Bill Jensen’s first job out of college was working on major subcontracts acquiring spacecraft subsystems for TRW Space and Technology Group. He spent the next eight years there and later moved to working with defense programs, primarily in communication systems, for the next 22 years. He enjoys the creativity associated with putting contracts and alliance agreements together.
What class do you teach?
I teach Partnering, Teaming and Subcontracting.
Can you tell me about the class?
The class looks at how companies combine forces to win and perform government contracts. It lays out what the motivations and advantages of working with another company to leverage capabilities such as combining the talents of different companies to create a stronger team. It also reviews other related alliance agreements to provide for productive relationships.
To accomplish this purpose, the course provides a big picture of how companies get together. It also includes a self-assessment of your company and how to pick the best partner based on government evaluation criteria. In the contracting world, there are a lot of alliance agreements and contract vehicles, so we review them at the toplevel so students leave with a basic knowledge. This appreciation of the intent and purpose will be helpful to students as they come across such agreements in their contracting career.
Is this an entry-level class?
The entry-level people can benefit from it by getting a big picture of what’s going on. More experienced people will drill down deeper and benefit by having some firsthand experience with these agreements and concepts, so they will be able to apply them at their job.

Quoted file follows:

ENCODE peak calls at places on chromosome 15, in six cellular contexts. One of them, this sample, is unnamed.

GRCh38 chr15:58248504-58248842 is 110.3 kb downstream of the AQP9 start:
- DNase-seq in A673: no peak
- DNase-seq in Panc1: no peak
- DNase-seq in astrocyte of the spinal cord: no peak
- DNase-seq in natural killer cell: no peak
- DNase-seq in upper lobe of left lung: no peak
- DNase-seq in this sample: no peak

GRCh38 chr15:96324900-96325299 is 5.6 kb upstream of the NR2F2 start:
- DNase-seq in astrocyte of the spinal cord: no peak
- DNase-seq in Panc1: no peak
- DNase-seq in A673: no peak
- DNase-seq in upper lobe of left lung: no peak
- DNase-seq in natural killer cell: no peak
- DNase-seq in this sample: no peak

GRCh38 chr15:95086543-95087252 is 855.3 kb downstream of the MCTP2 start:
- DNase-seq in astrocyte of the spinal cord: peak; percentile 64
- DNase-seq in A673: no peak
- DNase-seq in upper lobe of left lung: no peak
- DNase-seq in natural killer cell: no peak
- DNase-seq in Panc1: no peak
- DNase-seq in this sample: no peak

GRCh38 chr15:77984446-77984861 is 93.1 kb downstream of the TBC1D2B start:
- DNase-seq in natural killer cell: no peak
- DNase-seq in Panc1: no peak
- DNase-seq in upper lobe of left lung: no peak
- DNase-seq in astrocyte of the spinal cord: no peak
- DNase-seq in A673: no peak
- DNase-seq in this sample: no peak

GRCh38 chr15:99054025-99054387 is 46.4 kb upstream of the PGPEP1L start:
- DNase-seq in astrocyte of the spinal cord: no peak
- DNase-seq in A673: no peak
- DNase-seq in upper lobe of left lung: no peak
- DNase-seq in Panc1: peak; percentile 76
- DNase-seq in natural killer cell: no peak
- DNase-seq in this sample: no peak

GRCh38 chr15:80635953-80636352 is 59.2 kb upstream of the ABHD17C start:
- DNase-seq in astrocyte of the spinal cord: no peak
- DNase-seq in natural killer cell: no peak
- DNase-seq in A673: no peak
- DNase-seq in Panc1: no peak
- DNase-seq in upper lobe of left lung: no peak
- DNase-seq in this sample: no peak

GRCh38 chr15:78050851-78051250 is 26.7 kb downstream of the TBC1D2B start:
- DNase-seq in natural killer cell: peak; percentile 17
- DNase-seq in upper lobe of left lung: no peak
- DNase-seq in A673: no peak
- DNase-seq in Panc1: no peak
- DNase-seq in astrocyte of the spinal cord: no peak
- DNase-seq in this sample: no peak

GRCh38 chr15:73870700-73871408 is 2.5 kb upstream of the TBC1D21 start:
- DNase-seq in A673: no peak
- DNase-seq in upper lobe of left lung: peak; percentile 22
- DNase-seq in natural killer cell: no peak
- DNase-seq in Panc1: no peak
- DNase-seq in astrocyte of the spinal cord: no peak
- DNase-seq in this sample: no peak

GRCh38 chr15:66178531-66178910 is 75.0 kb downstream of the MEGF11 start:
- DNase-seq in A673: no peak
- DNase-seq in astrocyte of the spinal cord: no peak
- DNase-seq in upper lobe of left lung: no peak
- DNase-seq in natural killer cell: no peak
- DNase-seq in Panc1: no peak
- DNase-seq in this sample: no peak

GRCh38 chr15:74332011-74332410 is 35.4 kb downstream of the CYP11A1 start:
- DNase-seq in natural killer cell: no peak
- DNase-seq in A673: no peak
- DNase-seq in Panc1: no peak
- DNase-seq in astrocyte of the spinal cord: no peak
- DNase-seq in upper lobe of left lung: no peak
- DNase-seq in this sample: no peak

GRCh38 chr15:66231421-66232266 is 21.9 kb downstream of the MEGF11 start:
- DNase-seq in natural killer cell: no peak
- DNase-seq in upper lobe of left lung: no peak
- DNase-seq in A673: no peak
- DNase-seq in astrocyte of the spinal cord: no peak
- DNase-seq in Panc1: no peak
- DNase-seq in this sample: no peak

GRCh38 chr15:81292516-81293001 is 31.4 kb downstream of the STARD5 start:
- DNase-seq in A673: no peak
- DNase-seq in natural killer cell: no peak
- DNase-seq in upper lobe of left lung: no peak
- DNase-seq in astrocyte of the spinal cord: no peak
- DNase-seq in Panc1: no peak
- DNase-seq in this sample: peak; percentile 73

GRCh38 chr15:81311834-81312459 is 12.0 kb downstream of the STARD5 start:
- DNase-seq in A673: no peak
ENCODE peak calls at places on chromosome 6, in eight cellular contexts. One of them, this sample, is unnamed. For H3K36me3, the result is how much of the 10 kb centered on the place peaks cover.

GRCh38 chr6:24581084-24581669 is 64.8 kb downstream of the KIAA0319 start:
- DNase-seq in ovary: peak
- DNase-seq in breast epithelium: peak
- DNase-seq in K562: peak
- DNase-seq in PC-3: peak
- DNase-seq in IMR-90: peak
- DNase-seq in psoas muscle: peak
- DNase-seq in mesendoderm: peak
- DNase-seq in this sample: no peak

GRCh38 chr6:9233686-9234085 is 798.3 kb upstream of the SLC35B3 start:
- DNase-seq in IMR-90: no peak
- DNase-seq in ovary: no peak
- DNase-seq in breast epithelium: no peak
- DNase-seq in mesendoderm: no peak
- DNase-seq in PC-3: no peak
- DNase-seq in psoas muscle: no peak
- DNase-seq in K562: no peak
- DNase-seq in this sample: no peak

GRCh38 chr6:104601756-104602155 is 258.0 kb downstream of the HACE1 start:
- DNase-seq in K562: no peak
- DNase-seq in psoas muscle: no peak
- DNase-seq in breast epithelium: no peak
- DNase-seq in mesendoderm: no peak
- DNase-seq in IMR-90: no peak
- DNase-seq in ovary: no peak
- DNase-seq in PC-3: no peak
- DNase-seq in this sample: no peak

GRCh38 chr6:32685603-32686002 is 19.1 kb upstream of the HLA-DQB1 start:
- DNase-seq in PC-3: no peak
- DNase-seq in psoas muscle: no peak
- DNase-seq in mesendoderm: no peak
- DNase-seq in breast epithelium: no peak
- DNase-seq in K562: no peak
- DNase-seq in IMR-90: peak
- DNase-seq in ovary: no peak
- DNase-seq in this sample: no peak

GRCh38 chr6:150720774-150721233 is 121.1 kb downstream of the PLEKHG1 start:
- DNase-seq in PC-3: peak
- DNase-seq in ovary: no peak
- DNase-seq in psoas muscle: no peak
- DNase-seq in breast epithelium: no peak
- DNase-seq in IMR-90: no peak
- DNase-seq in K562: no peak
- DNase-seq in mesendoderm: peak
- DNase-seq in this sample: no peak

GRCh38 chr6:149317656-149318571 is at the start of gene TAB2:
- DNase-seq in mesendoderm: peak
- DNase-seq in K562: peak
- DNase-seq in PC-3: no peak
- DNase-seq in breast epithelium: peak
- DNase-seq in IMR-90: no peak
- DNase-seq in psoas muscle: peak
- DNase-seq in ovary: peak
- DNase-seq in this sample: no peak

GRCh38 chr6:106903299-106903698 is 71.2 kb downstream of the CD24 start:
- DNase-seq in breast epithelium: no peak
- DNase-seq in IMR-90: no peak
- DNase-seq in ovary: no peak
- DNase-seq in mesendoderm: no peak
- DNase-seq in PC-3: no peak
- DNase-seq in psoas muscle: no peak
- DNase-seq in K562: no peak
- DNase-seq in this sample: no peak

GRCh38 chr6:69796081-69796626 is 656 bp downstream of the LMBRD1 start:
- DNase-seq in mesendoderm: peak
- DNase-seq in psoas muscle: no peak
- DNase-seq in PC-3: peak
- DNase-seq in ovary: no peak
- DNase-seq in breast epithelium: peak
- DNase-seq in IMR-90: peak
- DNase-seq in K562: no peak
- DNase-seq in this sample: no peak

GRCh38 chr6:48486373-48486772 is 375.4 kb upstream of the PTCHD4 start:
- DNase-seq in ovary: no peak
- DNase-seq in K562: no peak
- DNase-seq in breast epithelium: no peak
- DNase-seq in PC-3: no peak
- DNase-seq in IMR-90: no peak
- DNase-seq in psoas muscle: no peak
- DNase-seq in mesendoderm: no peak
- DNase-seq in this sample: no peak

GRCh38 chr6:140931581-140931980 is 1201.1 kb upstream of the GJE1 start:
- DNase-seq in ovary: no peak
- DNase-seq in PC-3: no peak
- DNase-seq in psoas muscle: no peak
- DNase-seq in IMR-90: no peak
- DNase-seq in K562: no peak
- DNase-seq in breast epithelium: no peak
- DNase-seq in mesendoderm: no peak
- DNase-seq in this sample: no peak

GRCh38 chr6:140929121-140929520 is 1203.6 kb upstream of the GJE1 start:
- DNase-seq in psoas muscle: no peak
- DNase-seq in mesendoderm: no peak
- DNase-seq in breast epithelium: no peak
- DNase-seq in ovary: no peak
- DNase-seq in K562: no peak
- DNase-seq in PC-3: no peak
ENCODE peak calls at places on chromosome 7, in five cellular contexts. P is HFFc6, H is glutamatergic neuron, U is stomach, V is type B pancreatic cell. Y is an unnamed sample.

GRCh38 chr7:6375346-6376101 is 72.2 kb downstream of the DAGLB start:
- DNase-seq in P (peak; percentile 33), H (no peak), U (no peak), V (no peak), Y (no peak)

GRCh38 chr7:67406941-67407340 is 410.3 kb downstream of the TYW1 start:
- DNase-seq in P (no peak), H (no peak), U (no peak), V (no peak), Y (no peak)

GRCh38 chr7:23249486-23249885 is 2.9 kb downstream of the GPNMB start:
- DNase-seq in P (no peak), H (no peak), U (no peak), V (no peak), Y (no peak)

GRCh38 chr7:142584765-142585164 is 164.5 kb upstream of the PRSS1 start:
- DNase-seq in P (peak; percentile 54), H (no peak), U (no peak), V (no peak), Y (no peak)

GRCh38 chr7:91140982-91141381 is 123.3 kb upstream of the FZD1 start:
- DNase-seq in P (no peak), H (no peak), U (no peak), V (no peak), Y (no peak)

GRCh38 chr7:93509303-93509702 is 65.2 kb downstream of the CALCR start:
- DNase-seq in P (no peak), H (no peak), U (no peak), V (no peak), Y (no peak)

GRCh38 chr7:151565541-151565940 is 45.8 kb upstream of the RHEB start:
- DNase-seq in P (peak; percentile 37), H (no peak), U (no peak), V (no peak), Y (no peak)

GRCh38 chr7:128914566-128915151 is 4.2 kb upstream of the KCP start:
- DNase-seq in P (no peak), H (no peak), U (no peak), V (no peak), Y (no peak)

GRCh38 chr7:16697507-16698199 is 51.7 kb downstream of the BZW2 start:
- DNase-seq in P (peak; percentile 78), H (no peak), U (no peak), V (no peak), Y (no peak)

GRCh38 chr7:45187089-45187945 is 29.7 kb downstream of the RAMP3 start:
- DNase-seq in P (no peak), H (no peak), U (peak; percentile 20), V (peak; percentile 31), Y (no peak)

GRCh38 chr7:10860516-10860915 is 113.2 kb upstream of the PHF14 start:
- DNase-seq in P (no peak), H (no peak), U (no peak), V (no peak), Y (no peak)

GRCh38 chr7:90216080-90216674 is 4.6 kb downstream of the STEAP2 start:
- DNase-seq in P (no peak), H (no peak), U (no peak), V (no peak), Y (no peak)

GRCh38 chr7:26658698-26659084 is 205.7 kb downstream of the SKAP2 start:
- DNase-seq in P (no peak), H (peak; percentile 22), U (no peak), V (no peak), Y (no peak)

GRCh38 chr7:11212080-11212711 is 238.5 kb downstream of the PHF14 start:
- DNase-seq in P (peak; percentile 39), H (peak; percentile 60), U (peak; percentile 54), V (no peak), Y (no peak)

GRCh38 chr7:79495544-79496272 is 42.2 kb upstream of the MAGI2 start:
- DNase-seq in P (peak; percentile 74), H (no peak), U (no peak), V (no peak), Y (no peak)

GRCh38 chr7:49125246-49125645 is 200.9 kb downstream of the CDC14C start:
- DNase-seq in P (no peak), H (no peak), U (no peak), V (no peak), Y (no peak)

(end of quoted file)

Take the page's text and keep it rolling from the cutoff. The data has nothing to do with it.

Is the class mostly lecture?
There’s no homework, but there are a lot of in-class activities, and we do have a mid-term and final. A typical class would include a bit of lecture, class discussion, breakout groups for in-class exercises and then back for more lecture to summarize and go on to the next big point. I share my own experiences with the group.
What is a main highlight of the class?
One main highlight is reviewing the government solicitation evaluation criteria and student participation in assessing various combinations of company pairings to provide the best evaluation results for a win.
Who should take this class?
Any student who is interested in how companies work together on opportunities with more custom contracts or agreements. For example, a student who has an interest in working proposals or alliance agreements or is interested on how a company can work more closely with another company based on shared goals. Ideally, any student would benefit if they had taken a few of the basic courses in the program, had worked in the government contracting field, or who has the intention to work in the field. The class paints an accurate picture of the contracting field — it prepares students to be able to handle more complex contracting to support career growth.
Why does someone need to take this class?
For each governmental contractual action there are many more contracting actions within industry to support that contract. The federal guidance on government transactions is well publicized in the FAR and related material; contracting within industry, including the motivations of the parties, are not as publicized and are highlighted in this class.
Additionally, due to budget constraints and increasing congressional scrutiny, the government is demanding higher performing products, with less money to fund them. This class lends into this emerging environment. By combining company strengths, you can better compete and adjust to this trend.
I try to make the class as fun as possible, it can go into any direction students want it to, and I find that this approach promotes more interaction and class interest.